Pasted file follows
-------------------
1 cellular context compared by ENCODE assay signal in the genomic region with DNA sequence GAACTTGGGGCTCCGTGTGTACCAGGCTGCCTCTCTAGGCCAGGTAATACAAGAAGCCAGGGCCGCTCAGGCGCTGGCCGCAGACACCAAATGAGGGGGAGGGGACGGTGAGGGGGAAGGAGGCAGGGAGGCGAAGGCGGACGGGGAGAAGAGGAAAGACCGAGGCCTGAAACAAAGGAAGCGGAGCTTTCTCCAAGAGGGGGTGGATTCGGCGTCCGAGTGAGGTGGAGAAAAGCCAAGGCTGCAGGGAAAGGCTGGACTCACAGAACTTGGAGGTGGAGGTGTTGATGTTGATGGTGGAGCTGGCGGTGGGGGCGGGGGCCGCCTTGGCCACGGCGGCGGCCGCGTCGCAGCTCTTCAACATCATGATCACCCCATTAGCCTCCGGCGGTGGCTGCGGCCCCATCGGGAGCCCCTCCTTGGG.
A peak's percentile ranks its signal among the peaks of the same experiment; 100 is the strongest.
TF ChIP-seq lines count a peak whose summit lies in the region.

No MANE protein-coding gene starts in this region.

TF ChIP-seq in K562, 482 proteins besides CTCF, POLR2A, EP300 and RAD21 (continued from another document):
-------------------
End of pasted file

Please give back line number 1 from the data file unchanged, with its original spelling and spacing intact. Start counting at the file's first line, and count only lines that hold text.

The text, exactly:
1 cellular context compared by ENCODE assay signal in the genomic region with DNA sequence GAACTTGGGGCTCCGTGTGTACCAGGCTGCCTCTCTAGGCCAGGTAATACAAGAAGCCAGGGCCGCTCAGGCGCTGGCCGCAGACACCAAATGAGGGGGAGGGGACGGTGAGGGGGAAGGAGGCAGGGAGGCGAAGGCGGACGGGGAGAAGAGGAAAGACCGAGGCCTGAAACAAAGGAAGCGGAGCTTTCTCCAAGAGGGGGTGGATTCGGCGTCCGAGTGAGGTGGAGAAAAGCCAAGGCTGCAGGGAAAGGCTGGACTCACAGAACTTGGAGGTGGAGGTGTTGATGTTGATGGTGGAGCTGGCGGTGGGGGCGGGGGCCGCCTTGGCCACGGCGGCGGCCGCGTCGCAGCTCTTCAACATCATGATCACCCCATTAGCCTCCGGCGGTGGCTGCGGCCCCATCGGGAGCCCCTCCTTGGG.